Judge jails man for nine months after crime spree in Letterkenny

first_imgA Judge has jailed a 21-year-old alcoholic man for nine months after he went on a crime spree in a Co Donegal town.Keith Boyle appeared before Letterkenny District Court charged with a litany of offences arising out of his addiction to alcohol. Boyle, of Derryveagh Avenue, Letterkenny appeared in court already having a total of 49 previous convictions.Judge Paul Kelly said he had warned Boyle last year to “get to grips” with his alcohol issue but he now appeared before him again with new charges.Those charges included making threats with a knife, stealing two mobile phones, possessing a stolen social welfare card, stealing alcohol, threatening staff at a takeaway and stealing alcohol.Other charges included causing €650 of damage to two gaming machines, being involved in a hit and run and public order offences.On one occasion on September 27th, 2017 he went to a house at Thornberry in Letterkenny and told a woman that her son owed him €200 and produced a knife from inside his jacket.When the woman’s husband appeared, he fled in a taxi and later represented himself to Gardai.Less than a month later on October 17th, 2017, he struck a worker at The Grill takeaway on Port Road in Letterkenny when asked to leave and returned a short time later with a piece of timber and smashed a window.Solicitor for the accused, Mr Kieran O’Gorman, said his client had pleaded guilty to all of these offences.He said Boyle was an alcoholic at the age of just 21 years but is trying to sort his addiction and has booke din to see an alcohol counsellor.“He is a very different man that appears here today than when I met him a few months ago. He is trying and he is seeking help,” said Mr O’Gorman.Boyle was supported in court by he mother, sister and other family members.However, Judge Paul Kelly said he had previously seen the same pattern with Boyle and his problems with alcohol.He said “It’s a shocking state of affairs that 21-year-old has 49 convictions. He appeared last year with the same pattern of numerous charges and was dealt with by the court.“There was a litany of offences and that has continued – very often frequently and regularly which he was on bail.“The injured parties are unlikely to recover any of their items or be compensated for any of the damage.“In March last year I told him to use the opportunity to address his alcohol issues and he has had numerous opportunities to address that. I hope he gets to grips with that.“But I have no option but to deal with this by way of custodial sentence.”He sentenced Boyle to a total of nine months on the various charges.Judge jails man for nine months after crime spree in Letterkenny was last modified: September 10th, 2018 by StephenShare this:Click to share on Facebook (Opens in new window)Click to share on Twitter (Opens in new window)Click to share on LinkedIn (Opens in new window)Click to share on Reddit (Opens in new window)Click to share on Pocket (Opens in new window)Click to share on Telegram (Opens in new window)Click to share on WhatsApp (Opens in new window)Click to share on Skype (Opens in new window)Click to print (Opens in new window) Tags:courtcrime spreeGardaiKeith Boyleletterkennylast_img read more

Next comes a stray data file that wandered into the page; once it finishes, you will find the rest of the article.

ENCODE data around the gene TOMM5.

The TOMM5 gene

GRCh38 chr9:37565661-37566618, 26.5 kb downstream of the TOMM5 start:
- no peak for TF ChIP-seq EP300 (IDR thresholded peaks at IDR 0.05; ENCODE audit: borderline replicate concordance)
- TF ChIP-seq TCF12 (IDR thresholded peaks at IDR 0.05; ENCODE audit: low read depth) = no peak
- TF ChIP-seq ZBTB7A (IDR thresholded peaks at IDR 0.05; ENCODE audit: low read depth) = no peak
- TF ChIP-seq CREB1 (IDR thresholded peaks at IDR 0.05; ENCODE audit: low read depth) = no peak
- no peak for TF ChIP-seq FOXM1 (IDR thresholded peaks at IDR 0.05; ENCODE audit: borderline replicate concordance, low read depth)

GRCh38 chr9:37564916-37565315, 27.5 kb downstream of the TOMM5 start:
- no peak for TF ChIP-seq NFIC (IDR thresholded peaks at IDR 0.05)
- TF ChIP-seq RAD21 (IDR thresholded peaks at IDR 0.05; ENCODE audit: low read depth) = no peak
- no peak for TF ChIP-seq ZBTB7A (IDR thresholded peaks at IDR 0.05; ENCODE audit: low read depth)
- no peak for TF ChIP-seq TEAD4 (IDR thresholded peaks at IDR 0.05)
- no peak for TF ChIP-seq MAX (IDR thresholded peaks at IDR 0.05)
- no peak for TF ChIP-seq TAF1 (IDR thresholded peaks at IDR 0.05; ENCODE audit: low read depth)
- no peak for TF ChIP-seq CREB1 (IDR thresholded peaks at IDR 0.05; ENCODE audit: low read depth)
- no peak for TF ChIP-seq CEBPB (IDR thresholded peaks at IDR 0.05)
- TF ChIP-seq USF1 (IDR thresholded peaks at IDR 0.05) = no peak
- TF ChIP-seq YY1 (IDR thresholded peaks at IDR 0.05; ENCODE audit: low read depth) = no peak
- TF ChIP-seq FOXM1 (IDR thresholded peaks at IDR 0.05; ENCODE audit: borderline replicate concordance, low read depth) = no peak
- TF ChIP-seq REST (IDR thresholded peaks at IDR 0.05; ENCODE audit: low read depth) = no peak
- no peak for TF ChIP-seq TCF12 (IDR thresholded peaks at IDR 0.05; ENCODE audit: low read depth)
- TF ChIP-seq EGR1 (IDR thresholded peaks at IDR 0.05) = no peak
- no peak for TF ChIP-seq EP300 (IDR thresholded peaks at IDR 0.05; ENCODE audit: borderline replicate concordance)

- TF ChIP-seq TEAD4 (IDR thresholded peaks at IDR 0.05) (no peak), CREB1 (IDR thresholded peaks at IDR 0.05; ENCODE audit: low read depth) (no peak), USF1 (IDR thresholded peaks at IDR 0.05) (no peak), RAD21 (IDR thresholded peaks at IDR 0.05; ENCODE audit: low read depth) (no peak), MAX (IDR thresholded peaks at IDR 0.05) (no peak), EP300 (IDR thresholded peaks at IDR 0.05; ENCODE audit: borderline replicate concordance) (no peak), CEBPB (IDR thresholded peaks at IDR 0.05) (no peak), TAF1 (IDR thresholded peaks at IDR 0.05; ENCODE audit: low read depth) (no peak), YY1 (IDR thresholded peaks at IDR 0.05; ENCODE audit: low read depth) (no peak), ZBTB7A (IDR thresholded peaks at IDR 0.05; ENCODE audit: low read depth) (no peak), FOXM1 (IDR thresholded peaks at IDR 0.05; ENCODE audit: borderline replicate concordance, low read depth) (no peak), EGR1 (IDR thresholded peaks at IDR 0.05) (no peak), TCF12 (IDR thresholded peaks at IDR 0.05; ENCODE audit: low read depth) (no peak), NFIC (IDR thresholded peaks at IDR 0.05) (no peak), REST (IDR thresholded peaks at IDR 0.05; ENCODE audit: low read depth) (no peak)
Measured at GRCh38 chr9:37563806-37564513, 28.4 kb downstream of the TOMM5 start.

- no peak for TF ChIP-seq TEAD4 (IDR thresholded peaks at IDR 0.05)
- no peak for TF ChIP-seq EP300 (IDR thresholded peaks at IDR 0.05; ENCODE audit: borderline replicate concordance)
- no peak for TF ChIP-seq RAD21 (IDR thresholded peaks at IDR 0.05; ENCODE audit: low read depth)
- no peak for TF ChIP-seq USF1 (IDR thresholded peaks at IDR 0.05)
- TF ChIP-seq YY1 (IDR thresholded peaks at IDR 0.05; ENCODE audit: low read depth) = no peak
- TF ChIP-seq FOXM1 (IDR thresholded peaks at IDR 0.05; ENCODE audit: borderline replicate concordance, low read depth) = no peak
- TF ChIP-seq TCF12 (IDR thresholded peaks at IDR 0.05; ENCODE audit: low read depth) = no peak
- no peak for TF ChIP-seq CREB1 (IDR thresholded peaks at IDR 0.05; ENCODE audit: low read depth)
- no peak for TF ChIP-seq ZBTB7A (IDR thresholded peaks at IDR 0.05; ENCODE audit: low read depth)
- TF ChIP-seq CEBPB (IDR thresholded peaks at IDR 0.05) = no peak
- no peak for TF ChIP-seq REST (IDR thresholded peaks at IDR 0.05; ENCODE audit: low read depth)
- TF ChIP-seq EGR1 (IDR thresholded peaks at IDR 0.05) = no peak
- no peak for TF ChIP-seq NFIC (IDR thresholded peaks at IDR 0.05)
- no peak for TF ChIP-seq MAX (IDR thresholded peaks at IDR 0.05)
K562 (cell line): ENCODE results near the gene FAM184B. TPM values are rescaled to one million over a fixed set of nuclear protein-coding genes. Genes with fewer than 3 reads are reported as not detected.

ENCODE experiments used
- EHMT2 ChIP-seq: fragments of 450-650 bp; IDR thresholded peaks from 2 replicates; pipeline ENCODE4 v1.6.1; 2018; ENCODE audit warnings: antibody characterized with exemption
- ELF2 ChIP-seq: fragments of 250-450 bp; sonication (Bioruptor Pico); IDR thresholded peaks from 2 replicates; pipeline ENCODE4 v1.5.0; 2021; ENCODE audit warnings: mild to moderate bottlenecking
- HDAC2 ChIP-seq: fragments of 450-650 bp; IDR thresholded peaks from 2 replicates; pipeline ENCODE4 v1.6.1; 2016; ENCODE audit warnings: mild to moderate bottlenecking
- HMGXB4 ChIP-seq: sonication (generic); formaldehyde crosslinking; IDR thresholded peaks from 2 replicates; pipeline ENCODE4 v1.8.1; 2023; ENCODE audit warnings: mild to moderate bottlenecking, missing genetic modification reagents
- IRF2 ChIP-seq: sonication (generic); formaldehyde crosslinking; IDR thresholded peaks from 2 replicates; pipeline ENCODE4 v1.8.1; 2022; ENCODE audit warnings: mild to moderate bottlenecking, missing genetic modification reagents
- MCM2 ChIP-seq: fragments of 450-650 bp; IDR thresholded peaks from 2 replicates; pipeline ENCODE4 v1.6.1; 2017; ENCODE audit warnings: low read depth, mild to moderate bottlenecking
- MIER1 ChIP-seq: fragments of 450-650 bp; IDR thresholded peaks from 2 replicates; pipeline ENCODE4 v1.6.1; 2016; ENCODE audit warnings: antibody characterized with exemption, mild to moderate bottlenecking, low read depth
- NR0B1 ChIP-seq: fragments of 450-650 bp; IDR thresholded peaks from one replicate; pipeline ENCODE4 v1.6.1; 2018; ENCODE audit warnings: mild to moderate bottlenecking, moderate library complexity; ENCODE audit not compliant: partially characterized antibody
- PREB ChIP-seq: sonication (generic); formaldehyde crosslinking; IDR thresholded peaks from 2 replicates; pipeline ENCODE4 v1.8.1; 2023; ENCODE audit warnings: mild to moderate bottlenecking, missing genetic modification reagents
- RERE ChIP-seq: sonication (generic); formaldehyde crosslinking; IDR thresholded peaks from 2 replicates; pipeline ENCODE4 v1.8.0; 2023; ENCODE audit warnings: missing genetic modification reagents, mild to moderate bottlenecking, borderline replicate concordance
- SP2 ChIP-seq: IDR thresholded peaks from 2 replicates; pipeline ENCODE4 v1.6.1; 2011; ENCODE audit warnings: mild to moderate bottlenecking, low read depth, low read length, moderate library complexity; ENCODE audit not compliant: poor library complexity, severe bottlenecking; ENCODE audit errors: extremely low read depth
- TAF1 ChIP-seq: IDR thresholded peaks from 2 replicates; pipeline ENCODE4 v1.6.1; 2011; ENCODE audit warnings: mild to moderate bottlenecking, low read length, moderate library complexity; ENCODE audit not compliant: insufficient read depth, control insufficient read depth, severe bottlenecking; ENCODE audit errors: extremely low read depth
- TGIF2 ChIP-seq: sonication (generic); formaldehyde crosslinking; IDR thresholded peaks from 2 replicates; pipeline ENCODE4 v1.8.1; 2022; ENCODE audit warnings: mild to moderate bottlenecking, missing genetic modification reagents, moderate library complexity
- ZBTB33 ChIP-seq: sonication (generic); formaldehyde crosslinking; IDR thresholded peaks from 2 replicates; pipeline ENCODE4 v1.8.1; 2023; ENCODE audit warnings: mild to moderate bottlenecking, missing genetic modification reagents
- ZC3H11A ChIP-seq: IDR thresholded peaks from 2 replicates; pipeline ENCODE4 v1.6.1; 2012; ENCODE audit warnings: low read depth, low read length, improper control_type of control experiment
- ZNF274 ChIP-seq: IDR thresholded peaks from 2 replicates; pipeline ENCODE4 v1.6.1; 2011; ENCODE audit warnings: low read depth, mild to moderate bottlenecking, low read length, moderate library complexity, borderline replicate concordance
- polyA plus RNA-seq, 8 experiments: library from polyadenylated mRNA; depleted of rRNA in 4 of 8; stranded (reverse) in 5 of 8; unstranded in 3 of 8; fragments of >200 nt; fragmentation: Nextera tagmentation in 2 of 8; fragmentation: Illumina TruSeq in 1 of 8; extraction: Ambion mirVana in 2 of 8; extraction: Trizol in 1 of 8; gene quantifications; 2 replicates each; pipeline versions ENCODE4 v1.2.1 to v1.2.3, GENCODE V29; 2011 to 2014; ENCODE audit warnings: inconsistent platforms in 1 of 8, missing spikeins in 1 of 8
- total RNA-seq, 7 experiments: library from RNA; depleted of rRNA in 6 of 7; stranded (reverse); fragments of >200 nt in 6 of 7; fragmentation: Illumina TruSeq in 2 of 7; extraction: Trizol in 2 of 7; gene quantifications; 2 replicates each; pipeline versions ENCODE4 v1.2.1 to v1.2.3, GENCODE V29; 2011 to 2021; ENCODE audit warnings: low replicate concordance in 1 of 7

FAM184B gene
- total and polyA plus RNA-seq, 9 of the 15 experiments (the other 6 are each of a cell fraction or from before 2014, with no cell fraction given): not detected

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The press in South Africa